A bearded, bespeckled, 22-year-old white kid in a button-down shirt and slacks and too-thin glasses walked into a classroom in the South Bronx, picked up a dry-erase marker and wrote “Mr. Adler” on the whiteboard. “As scientists, a big part of our job is to use our senses to make ‘observations.’ What do you see here on the lab table?” “Vinegar.” “Baking soda.” “And as scientists, what do we often do?” “Experiments!” the students shout in anticipation. “But,” says the instructor, donning a white lab coat and goggles in his best attempt at channeling Bill Nye, “what do we need to do before we begin to experiment? We hypothesize. We make educated guesses about what will happen in our experiment. What do you think is going to happen when I mix the vinegar and baking soda in this film canister and close the cap?” “It’s going to explode!” one student ventures, eyes wide. “Ok, let’s see.” A dash of vinegar, a pinch of baking soda. Five, seven, eight long seconds tick by. Is it working? Then, “POP!” The lid flies to the ceiling, the mixture spills out over the table and the students roar, “did you see that!?” The instructor allows them a few more moments of uncontrolled clamoring and then calls them to attention. “Ok, what did we observe? And why do we think that happened?”

This was August 2009. Three weeks later I was running my own classroom—six sections of sixth grade science—at MS 223: The Laboratory School of Finance and Technology, an NYC Department of Education public middle school (and later, high school) and my professional home for the next six years. I hope to be able to bring this extensive teaching experience to bear as a future faculty member.

My teaching philosophy is premised on the notion that all students are born scientists: iterating over designs for model wind turbines, like my old students, or experimenting with force and angle to push a toy car even farther, like my toddler. I do not believe that some people are “math people.” I do believe that individuals have a variety of learning preferences, strengths and weaknesses, and a variety of personal experiences and life conditions that influence the ways that they engage with and develop new knowledge and skills. I do believe it is our job as educators to understand and appreciate this variety and teach in a way that acknowledges and responds to it. In my teaching practice I work to reach all students through 1) well-planned backward-designed curricula and lessons, to build constructively towards attainable learning goals; 2) activities of considerable variety and lots of choice, to heighten engagement and reach students of varied learning needs, preferences, and backgrounds; and 3) a caring and attentive model of teaching and student engagement focused on inclusion.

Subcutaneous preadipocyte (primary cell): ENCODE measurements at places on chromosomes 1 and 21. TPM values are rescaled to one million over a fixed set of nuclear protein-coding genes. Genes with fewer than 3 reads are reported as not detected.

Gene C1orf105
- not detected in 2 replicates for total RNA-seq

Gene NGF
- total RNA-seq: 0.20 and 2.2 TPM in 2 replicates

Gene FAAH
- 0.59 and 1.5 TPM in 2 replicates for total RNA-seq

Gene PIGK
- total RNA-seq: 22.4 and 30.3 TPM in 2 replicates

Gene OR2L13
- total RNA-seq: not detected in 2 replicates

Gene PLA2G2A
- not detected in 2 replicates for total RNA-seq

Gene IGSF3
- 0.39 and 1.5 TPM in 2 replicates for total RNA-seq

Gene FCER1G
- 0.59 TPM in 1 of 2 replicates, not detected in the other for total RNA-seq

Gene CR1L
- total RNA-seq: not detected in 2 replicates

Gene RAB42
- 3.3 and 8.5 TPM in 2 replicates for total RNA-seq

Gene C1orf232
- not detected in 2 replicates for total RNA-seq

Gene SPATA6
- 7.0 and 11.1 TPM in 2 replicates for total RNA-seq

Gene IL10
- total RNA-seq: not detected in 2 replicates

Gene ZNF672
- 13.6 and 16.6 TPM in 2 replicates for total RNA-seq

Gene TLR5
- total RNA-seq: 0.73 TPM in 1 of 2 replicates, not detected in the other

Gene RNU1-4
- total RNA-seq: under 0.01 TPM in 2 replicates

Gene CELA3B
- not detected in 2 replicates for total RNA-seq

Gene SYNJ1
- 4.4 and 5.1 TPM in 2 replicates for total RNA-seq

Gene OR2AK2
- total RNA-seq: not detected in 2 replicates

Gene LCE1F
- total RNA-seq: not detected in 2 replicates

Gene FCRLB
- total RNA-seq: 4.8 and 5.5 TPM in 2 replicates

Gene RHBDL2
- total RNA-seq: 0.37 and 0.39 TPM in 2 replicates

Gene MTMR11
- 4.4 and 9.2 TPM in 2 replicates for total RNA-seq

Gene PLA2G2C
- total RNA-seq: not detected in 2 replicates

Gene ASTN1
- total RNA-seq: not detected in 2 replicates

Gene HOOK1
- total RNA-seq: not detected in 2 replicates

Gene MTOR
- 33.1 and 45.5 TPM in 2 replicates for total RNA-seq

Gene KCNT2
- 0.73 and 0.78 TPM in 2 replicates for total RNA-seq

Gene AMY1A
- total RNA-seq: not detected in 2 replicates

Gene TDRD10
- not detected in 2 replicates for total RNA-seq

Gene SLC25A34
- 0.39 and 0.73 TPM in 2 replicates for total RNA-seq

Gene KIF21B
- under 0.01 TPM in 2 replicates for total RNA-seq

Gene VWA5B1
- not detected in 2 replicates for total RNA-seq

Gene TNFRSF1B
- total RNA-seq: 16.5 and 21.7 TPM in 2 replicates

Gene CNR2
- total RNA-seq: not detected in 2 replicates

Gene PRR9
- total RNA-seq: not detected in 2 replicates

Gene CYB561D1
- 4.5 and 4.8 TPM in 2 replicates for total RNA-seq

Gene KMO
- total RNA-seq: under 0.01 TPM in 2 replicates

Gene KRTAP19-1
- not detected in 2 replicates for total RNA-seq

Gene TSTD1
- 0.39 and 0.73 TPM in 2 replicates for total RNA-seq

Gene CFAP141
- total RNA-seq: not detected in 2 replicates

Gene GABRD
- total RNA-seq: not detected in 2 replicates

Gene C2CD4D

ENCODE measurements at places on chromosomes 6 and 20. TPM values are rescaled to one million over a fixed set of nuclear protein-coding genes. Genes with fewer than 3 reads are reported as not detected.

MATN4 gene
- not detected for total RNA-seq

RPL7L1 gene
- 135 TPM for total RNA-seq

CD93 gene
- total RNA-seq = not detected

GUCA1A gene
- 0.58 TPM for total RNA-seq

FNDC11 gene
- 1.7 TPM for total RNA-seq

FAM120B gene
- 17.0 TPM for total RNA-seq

The remainder of my Statement of Teaching Philosophy, along with lesson materials and course evaluations from my TA experiences at Stanford are available upon request.

Teaching Assistant Experience, Stanford

Climate and Society

Undergraduate Level

TA for Marshall Burke, David Lobell and Noah Diffenbaugh

Winter 2018

Empirical Methods in Sustainable Development

Graduate Level

TA for Prof. Marshall Burke

Winter 2022 (Hybrid, TA-ed Remotely)

K-12 Teaching Experience, MS/HS 223

6th Grade General Science

General Education, Special Education and/or Integrated Co-Teaching (ICT)

Major Units: Simple Machines, States of Matter, Weather, Interconnectedness of Living Things

Instructor of Record






7th Grade General Science

General Education, Special Education and/or Integrated Co-Teaching (ICT)

Major Units: Transformations of Energy, Qualities of Matter, Cells, Systems of the Human Body, Dynamic Earth, Food Chains and Food Webs




10th Grade Earth Science

General Education

Major Units: Types of Rocks, Plate Tectonics, Earth's History, Weather and Climate

Instructor of Record